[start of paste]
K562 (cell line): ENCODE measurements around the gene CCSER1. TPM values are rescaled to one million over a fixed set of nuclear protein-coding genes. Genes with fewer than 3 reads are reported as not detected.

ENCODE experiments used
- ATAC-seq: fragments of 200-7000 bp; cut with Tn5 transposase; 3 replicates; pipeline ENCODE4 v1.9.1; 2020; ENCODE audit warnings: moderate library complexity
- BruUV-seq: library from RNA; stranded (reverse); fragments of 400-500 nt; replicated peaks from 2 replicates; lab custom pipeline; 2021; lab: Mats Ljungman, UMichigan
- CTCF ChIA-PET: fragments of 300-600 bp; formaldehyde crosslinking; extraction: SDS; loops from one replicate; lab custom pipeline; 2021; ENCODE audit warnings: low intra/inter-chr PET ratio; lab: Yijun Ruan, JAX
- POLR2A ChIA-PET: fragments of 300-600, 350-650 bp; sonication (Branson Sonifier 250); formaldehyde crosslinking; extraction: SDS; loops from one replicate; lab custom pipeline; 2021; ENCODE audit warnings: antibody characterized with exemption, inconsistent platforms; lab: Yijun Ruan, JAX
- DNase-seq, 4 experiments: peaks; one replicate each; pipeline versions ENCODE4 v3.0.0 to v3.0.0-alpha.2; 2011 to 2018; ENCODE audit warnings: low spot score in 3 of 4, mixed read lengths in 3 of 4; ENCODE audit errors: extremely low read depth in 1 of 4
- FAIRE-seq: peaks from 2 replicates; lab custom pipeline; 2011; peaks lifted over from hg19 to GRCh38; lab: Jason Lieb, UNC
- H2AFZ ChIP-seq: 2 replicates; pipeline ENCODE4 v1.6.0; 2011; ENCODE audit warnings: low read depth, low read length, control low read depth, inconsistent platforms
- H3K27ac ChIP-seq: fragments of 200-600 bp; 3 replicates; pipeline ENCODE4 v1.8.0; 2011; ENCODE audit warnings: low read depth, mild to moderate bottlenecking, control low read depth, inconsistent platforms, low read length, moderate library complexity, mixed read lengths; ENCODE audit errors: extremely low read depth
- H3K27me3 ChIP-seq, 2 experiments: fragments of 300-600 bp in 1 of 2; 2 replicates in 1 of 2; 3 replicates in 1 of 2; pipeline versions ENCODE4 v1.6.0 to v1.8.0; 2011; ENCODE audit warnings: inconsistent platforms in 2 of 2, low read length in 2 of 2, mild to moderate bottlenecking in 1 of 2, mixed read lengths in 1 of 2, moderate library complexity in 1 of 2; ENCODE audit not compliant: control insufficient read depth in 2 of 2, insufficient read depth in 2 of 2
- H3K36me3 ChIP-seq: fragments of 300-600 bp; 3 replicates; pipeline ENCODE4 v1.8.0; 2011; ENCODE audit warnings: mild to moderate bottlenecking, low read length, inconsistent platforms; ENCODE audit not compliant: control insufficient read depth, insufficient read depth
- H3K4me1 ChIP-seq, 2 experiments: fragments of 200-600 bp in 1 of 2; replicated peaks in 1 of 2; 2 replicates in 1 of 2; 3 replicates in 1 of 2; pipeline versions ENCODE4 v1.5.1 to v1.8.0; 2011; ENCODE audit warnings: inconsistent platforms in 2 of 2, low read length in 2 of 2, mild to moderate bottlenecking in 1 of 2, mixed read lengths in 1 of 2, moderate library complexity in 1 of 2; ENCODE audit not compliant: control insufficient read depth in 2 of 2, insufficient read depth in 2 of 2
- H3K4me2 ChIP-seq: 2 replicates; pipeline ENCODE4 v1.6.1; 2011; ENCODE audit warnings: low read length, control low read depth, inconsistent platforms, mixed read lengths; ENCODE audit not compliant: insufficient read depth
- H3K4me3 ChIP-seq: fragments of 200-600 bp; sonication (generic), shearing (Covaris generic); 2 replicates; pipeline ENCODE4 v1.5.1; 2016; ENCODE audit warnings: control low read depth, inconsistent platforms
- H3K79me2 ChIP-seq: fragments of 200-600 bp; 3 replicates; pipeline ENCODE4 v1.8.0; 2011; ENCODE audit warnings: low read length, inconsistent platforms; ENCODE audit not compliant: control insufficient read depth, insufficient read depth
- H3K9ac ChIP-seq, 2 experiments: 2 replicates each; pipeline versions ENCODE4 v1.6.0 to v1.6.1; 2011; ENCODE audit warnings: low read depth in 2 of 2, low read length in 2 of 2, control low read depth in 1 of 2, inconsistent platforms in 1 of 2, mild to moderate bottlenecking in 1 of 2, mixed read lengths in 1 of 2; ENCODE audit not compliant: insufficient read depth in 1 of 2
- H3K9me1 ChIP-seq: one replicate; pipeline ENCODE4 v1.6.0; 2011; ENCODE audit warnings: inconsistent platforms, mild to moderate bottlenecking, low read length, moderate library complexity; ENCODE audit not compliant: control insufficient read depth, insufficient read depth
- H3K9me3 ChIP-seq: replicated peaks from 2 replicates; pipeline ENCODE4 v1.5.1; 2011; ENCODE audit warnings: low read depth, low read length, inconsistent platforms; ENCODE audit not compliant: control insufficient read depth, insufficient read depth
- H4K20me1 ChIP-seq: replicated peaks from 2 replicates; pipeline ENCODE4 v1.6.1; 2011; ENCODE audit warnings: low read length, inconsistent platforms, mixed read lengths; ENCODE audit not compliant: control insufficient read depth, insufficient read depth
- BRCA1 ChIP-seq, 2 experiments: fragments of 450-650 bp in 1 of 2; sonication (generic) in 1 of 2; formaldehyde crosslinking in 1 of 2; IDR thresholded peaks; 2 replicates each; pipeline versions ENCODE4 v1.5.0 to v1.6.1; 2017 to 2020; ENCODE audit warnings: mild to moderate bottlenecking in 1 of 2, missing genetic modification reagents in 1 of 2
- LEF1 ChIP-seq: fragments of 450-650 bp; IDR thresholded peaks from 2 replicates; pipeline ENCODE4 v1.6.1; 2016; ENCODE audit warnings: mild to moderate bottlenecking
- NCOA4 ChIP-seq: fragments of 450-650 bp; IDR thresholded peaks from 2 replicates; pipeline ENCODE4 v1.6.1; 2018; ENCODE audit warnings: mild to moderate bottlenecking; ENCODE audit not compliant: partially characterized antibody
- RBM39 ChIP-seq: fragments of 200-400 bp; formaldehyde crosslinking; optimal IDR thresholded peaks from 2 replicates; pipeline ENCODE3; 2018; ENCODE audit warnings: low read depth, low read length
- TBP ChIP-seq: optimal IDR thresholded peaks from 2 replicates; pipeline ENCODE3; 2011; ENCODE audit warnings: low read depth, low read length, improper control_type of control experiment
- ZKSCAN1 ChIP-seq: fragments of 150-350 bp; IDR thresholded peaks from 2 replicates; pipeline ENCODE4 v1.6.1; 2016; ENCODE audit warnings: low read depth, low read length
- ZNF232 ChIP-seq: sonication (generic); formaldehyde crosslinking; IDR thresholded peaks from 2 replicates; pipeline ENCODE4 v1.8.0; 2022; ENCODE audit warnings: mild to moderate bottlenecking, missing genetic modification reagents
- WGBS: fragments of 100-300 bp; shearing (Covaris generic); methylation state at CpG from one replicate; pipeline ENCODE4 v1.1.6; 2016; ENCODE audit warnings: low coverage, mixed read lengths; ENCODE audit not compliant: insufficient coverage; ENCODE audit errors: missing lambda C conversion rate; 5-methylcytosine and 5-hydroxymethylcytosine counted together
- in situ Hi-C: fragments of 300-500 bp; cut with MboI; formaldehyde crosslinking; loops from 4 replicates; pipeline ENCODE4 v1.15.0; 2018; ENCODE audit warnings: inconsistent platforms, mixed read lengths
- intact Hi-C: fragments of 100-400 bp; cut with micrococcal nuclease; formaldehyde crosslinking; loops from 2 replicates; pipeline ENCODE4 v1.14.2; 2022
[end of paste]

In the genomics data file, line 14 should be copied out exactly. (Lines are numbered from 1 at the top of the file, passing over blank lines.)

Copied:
- H3K4me2 ChIP-seq: 2 replicates; pipeline ENCODE4 v1.6.1; 2011; ENCODE audit warnings: low read length, control low read depth, inconsistent platforms, mixed read lengths; ENCODE audit not compliant: insufficient read depth